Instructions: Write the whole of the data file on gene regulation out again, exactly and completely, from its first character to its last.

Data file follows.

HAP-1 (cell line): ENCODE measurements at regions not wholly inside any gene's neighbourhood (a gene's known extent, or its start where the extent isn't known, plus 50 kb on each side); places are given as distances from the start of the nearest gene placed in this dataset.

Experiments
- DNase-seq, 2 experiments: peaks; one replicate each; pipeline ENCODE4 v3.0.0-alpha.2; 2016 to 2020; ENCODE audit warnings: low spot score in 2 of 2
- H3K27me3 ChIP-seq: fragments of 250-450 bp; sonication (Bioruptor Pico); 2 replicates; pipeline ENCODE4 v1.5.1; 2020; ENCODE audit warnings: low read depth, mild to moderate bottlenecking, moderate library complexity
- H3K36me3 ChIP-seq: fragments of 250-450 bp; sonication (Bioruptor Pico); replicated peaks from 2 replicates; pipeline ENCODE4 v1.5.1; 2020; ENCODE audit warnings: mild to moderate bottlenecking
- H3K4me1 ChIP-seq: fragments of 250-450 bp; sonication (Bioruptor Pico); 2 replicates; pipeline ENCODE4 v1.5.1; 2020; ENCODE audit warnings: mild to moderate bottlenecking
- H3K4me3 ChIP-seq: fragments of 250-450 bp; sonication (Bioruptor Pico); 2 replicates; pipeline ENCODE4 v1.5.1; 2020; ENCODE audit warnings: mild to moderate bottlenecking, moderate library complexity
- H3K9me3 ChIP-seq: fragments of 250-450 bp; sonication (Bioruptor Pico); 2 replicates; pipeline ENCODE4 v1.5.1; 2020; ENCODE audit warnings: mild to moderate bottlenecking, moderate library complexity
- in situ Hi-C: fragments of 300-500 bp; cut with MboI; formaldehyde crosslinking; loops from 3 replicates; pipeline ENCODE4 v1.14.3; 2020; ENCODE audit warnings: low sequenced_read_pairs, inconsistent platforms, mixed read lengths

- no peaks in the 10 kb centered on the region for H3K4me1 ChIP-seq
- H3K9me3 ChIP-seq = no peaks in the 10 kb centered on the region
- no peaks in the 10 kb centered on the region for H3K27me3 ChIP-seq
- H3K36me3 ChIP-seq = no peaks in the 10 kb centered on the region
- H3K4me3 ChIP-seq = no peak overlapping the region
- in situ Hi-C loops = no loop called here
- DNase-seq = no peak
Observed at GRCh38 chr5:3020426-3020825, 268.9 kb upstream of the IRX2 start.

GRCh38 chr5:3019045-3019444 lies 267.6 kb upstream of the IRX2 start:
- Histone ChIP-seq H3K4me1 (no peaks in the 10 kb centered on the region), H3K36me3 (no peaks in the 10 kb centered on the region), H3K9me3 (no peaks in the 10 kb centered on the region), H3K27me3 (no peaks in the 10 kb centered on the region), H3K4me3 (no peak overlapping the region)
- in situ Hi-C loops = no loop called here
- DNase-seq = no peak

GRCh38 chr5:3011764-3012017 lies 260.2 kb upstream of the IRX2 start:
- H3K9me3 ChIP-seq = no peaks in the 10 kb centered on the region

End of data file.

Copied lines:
HAP-1 (cell line): ENCODE measurements at regions not wholly inside any gene's neighbourhood (a gene's known extent, or its start where the extent isn't known, plus 50 kb on each side); places are given as distances from the start of the nearest gene placed in this dataset.

Experiments
- DNase-seq, 2 experiments: peaks; one replicate each; pipeline ENCODE4 v3.0.0-alpha.2; 2016 to 2020; ENCODE audit warnings: low spot score in 2 of 2
- H3K27me3 ChIP-seq: fragments of 250-450 bp; sonication (Bioruptor Pico); 2 replicates; pipeline ENCODE4 v1.5.1; 2020; ENCODE audit warnings: low read depth, mild to moderate bottlenecking, moderate library complexity
- H3K36me3 ChIP-seq: fragments of 250-450 bp; sonication (Bioruptor Pico); replicated peaks from 2 replicates; pipeline ENCODE4 v1.5.1; 2020; ENCODE audit warnings: mild to moderate bottlenecking
- H3K4me1 ChIP-seq: fragments of 250-450 bp; sonication (Bioruptor Pico); 2 replicates; pipeline ENCODE4 v1.5.1; 2020; ENCODE audit warnings: mild to moderate bottlenecking
- H3K4me3 ChIP-seq: fragments of 250-450 bp; sonication (Bioruptor Pico); 2 replicates; pipeline ENCODE4 v1.5.1; 2020; ENCODE audit warnings: mild to moderate bottlenecking, moderate library complexity
- H3K9me3 ChIP-seq: fragments of 250-450 bp; sonication (Bioruptor Pico); 2 replicates; pipeline ENCODE4 v1.5.1; 2020; ENCODE audit warnings: mild to moderate bottlenecking, moderate library complexity
- in situ Hi-C: fragments of 300-500 bp; cut with MboI; formaldehyde crosslinking; loops from 3 replicates; pipeline ENCODE4 v1.14.3; 2020; ENCODE audit warnings: low sequenced_read_pairs, inconsistent platforms, mixed read lengths

- no peaks in the 10 kb centered on the region for H3K4me1 ChIP-seq
- H3K9me3 ChIP-seq = no peaks in the 10 kb centered on the region
- no peaks in the 10 kb centered on the region for H3K27me3 ChIP-seq
- H3K36me3 ChIP-seq = no peaks in the 10 kb centered on the region
- H3K4me3 ChIP-seq = no peak overlapping the region
- in situ Hi-C loops = no loop called here
- DNase-seq = no peak
Observed at GRCh38 chr5:3020426-3020825, 268.9 kb upstream of the IRX2 start.

GRCh38 chr5:3019045-3019444 lies 267.6 kb upstream of the IRX2 start:
- Histone ChIP-seq H3K4me1 (no peaks in the 10 kb centered on the region), H3K36me3 (no peaks in the 10 kb centered on the region), H3K9me3 (no peaks in the 10 kb centered on the region), H3K27me3 (no peaks in the 10 kb centered on the region), H3K4me3 (no peak overlapping the region)
- in situ Hi-C loops = no loop called here
- DNase-seq = no peak

GRCh38 chr5:3011764-3012017 lies 260.2 kb upstream of the IRX2 start:
- H3K9me3 ChIP-seq = no peaks in the 10 kb centered on the region